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Bollywood's New Heroine Savours Her Glass of Wine

The world's most prolific film industry, which made VAT 69 a national symbol and Johnnie Walker the screen name of its most loved comedian, is making wine a fashion statement for the women who flock to see its products, says SOURISH BHATTACHARYYA

"If you consider that movies mirror society, ten years ago you never saw the heroine (in an Indian film) with a glass of wine or a cigarette. You still never see her with a cigarette, but now you often see her with a glass of something and it's almost always wine."

These were Sula Vineyards CEO Rajeev Samant's famous words (see at the Asia Grand Forum of Wine Evolution, a conference of top wine executives from all over the world who gathered in Paris on January 30-31.

Is the new Bollywood really taking to wine? It seems so, if you go by some of the memorable scenes (from a wine lover's point of view) in recent films. Aamir Khan takes a bottle of wine to Preity Zinta in Farhan Akhtar's hit debut movie Dil Chahta Hai . Aamir and the famously dimpled Preity are Bollywood's two superstars, and Dil Chahta Hai was all about male bonding.

In debutant Siddharth Raaj Anand's Salaam Namaste , which is about a live-in relationship turned sour because of the arrival of a child, it is Preity's turn to take a bottle of wine to the house-warming party of the characters played by Arshad Warsi and Australian AXN anchor-turned-Bollywood Tanya Zaetta. It was a critical scene because the party was where Preity and the film's male lead, Saif Ali Khan (a favourite among India's 20-something women), meet without each other's knowledge after they have split.

Saif's character, a chef, had wanted Preity to abort the child, because he was not prepared to be bound by family life, and the thought comes back to him when he sees the nursery that Warsi and Zaetta's characters have made in their new home in anticipation of a child.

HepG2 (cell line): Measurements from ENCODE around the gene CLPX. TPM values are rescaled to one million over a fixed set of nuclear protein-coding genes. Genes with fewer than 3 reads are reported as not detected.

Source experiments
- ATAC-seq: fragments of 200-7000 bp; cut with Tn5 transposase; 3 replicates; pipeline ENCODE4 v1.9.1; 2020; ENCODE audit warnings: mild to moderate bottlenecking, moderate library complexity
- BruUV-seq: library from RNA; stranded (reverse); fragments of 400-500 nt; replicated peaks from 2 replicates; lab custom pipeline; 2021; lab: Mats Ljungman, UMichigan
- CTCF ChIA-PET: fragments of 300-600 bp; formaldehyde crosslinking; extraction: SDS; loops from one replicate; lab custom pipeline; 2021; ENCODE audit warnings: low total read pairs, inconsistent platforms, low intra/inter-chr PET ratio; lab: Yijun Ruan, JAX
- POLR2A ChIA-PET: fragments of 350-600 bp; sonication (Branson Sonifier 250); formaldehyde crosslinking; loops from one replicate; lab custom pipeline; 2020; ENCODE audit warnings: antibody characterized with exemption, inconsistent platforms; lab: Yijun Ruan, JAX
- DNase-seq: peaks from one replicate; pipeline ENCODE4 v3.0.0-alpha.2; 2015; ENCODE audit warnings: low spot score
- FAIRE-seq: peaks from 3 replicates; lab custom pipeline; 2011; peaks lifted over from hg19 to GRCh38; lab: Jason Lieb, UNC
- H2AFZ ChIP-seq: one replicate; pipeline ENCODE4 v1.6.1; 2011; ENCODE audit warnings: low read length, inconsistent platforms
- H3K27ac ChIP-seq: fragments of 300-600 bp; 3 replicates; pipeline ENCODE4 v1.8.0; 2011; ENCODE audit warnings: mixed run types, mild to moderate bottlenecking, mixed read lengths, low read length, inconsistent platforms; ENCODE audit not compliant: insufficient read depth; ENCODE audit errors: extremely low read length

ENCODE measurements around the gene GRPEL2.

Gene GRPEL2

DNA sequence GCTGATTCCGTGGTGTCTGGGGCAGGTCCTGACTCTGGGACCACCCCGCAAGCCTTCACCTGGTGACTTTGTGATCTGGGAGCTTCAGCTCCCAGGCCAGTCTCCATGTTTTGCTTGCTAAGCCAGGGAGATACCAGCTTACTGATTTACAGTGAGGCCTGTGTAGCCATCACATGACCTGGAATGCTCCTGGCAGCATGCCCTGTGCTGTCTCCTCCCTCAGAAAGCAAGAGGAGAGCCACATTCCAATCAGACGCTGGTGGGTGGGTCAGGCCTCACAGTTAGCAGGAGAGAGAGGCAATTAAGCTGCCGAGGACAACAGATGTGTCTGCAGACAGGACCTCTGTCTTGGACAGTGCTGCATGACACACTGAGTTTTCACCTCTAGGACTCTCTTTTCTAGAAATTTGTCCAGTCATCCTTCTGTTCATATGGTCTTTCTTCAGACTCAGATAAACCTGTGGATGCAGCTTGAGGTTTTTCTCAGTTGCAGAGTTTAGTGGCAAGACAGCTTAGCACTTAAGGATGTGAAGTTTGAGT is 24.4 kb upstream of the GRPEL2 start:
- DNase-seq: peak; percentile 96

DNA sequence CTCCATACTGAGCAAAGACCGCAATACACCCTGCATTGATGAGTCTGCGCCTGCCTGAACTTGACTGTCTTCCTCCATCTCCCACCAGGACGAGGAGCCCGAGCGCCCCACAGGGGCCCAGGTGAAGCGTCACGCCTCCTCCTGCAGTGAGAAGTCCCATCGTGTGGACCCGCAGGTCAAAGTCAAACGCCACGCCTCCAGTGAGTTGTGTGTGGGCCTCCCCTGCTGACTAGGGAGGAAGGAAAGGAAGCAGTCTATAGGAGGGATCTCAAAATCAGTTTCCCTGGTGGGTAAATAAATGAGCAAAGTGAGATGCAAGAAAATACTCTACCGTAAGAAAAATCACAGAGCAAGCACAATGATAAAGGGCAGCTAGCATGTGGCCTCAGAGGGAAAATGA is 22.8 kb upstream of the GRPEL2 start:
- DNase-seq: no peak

Interestingly, both films were shot in Australia -- Dil Chahta Hai in Sydney and Salaam Namaste in Melbourne (Tourism Victoria outbid Tourism New South Wales to get the film shot in Melbourne). In yet-another-debutant Hriday Shetty's Pyar Mein Twist , 50-something star, ageless sizzler and teen heartthrob of the yesteryear, Dimple Kapadia, has a glass of wine, a St-Emilion, offered to her by Rishi Kapoor on their first date at an upscale restaurant ( Pyar Mein Twist is about two elderly people falling in love).

Dimple became famous after she appeared in a swimsuit in Bobby , the daring romantic film that broke new ground for 1970s India, where a couple holding hands in public would be stared out of the city. Kapoor loves to say that Johnny Walker should give the Kapoor family (India's pioneering filmmaking family to which he belongs) a plot of land at its distillery in recognition of the amount of whisky they've guzzled in their lifetime. Kapoor has visited the distillery and, as he said once, "offered my obeisance to my family deity" at the spring from where Johnny Walker draws its water.

The Kapoors may have worshipped Johnny Walker, and their love for the good thing, some say, may be responsible for the premature bad health and deaths of some members of the family, but wine appears to be the modern Bollywood heroine's favourite drink.

When Pepsi's current face Priyanka Chopra and India's heartthrob Abhishek Bachchan, in an elaborate con game in Rohan Sippy's hugely successful and avant garde film (featuring some great Moroccan fusion music), Bluffmaster , meet at Good Earth, Mumbai, just a bottle of Sula that separates them. Some time back, we saw Rati Agnihotri (another star of the yesteryear on a comeback trail) having a glass of red wine, while the men at the party savour their Scotch) in critically acclaimed director Govind Nihalani's 2004 film, Dev . Bollywood, indeed, has come a long way since its most memorable comedian, Badruddin Qazi (a bus conductor spotted by the inimitable Balraj Sahni), was renamed Johnnie Walker by Guru Dutt, one the most creative directors (and tragic figures) the industry has ever seen.

In a film-obsessed country, Bollywood sets fashion norms for the country. Will more and more women in middle-class India (or from small towns moving into big cities, lured by the prospects of a career in a call centre) take to drinking wine?

It appears so, because everyone is now talking about how women are driving the consumption of wine up, and they may be the reasons why Samant is so confident that India will become a 1.8-million-case wine market (tripling its consumption from current levels) by 2010.

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